Aerolite 103 Building an Ultralight At OSH In One Week


Several months ago, Mark Solper, the head of EAA’s ultralight council, wanted to plan something for AirVenture to highlight the fun and simplicity of building a kit ultralight, so he spoke with Dennis Carley, the head honcho at Aerolite 103 and a plan was hatched. They decided to take a stock Aerolite 103 kit, start construction on the first Monday of AirVenture, and finish the kit by the end of the show.

Do you remember OSH 2018 when EAA and Vans collaborated to build the “One Week Wonder?” Literally hundreds of volunteers were choreographed in shifts to build an RV-12 Kit from opening the box on day one to flight on the last day of the show. In addition to the experienced volunteer builders, air show attendees, some of whom had never even seen a rivet, were allowed to pull rivets and contribute to the build. This ain’t anything like that.

Dennis Carley and one other experienced builder are building the entire kit themselves in six days. Indeed, the simplicity of construction (normally taking 50 hours for a first time builder) dictates that the crew pace themselves so as not to finish before Friday. They hope to taxi the fully completed aircraft on Saturday. They will not be able to fly it because ultralight regulations at OSH require at least 5 hours of flight time before being allowed to fly from the ultralight field.

The key to this project is the brilliant design of the Aerolite 103, originally created in 1998 by Terry Rauber. The aluminum tube fuselage and flying surfaces are pre-bent and ready to go. All steel fittings are pre-welded. The wing and tail sailcloth covers are pre-sewn and ready to slip on the frames.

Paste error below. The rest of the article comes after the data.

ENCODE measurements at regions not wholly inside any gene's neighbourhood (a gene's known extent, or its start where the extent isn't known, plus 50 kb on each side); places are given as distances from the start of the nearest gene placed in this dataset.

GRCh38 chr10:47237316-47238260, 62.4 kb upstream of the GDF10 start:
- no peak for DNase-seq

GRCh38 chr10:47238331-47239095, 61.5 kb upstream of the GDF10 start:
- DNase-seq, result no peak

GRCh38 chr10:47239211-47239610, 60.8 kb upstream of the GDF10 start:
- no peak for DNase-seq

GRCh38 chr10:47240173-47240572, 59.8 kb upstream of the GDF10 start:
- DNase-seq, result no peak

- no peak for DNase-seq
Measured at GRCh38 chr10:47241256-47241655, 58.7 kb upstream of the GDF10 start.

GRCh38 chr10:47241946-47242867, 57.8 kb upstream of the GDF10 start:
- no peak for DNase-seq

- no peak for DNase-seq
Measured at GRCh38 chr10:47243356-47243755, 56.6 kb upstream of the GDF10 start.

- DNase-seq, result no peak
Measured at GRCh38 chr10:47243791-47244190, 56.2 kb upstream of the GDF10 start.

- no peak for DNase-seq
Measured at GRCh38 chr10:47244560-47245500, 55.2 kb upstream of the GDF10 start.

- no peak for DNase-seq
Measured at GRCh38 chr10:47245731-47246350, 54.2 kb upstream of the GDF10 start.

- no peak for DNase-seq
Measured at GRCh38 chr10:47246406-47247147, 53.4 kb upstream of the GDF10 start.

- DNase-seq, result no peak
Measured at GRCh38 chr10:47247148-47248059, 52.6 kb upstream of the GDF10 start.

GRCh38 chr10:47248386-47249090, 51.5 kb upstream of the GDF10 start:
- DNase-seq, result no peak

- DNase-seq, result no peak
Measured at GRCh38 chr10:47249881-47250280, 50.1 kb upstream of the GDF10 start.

Dennis and his wife bought the company in 2012 and sales have taken off. Now, they cannot assemble enough kits and build enough ready to fly aircraft to keep up with demand. Before the show, the wait time for a kit was 3.5 months and you would need to wait for 6 months to get delivery of a ready-to-fly aircraft. Sales at the show have already lengthened those wait times. The Aerolite 103 is so popular that they now have 10 dealers in the U.S. and 7 international dealers in places like Russia, China, Australia and Germany.

The aircraft being built in the ultralight forum tent this week sports a Hirth F33 powerplant, harnessing 28 ponies. Dennis states that 28 hp is plenty of power, able to haul his 225-pound body upwards of 500-600 fpm in climb, with a cruise of 50-55 mph. Aerolite can also sell you a 40 hp engine (the newly discontinued, but popular Hirth 2702, or the MZ 201), which Dennis says will send you upward at over 1,500 fpm.

The price of the basic 103 airframe kit is $11,900. The show special is $10,800, through Saturday.

We will keep you posted on the build.

UPDATE 7/27/2019: Status.


  1. Thanks for the timely article. Do, please, keep us posted on the project.

    I’m running a Hirth 2702 bought new last summer. The news that it is discontinued is truly news. I’m not corroborating that anywhere on the net, all the way up to the Hirth site.

    Would you be able to provide more detail on that, perhaps in a separate article, please?
    Parts availability will be of particular interest.


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